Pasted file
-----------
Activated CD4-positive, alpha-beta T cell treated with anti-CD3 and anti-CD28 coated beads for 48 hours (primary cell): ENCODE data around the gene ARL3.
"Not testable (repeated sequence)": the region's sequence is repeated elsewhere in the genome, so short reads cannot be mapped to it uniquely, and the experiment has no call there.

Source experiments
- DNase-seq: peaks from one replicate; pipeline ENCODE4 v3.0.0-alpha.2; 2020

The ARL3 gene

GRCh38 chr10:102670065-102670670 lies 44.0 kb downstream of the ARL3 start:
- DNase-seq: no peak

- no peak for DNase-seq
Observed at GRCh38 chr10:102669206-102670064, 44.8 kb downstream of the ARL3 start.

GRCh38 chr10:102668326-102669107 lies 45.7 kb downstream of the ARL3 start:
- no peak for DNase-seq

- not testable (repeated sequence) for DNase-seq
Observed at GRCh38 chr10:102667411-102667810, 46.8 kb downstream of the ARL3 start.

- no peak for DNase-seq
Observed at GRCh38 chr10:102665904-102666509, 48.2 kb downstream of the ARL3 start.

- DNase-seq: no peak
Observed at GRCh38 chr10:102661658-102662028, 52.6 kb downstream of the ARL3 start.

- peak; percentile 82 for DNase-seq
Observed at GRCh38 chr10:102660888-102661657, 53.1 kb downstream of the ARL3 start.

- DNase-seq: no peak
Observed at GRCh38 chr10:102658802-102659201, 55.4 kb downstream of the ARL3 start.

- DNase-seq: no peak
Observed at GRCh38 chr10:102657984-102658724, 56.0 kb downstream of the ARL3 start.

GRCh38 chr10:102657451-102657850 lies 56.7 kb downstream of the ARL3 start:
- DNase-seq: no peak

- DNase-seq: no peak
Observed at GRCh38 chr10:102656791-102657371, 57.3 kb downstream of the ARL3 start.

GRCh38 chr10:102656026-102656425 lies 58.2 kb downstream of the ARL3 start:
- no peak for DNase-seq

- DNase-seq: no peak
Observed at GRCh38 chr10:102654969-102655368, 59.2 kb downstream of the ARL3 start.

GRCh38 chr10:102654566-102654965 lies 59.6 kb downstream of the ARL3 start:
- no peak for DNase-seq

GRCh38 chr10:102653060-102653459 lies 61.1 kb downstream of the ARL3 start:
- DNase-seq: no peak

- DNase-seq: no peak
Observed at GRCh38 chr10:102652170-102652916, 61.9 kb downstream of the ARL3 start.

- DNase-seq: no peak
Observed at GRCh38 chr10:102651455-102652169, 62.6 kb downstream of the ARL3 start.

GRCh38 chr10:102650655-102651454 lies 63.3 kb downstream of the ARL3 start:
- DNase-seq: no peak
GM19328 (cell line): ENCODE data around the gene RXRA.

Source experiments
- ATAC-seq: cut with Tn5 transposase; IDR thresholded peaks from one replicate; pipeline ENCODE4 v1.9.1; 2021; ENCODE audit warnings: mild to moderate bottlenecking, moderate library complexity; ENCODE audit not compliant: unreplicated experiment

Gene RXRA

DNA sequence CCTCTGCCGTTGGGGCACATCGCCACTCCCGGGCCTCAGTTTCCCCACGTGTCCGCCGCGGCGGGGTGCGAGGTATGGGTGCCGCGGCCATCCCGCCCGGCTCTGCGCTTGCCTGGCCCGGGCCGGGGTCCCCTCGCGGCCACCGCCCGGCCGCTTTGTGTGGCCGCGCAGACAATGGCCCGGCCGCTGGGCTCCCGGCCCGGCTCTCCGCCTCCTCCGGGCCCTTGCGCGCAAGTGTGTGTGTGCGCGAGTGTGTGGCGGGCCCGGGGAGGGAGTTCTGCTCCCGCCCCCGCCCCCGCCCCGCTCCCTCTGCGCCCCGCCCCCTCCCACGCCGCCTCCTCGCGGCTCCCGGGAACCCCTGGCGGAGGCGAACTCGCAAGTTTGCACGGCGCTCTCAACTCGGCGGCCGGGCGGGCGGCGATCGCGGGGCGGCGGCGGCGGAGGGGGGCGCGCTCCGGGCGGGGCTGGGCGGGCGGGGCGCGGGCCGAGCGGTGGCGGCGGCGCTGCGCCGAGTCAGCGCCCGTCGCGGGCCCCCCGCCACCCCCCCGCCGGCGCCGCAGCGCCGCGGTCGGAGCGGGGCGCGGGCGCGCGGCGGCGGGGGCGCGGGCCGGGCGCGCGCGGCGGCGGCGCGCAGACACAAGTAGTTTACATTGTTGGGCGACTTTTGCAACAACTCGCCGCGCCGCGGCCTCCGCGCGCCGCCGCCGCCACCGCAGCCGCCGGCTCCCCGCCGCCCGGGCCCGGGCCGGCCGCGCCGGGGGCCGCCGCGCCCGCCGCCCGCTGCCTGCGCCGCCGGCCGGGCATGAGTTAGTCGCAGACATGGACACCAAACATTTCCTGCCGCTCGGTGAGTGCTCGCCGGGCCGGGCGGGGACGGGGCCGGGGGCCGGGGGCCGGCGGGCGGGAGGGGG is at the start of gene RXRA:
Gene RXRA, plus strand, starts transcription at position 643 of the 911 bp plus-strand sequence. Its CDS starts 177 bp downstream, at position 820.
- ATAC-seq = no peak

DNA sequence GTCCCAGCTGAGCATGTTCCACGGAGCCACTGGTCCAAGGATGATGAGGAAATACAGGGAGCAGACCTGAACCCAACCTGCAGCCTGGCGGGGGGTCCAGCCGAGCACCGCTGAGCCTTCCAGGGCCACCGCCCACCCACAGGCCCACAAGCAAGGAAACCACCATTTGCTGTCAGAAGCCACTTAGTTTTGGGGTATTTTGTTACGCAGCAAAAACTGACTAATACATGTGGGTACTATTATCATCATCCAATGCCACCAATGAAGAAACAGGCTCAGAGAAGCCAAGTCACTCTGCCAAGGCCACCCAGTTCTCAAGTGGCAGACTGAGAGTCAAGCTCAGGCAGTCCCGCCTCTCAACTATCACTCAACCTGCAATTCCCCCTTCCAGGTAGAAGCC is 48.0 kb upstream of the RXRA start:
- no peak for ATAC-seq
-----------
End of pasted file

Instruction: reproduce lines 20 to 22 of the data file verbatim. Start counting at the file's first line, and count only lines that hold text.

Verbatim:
- DNase-seq: no peak
Observed at GRCh38 chr10:102658802-102659201, 55.4 kb downstream of the ARL3 start.

- DNase-seq: no peak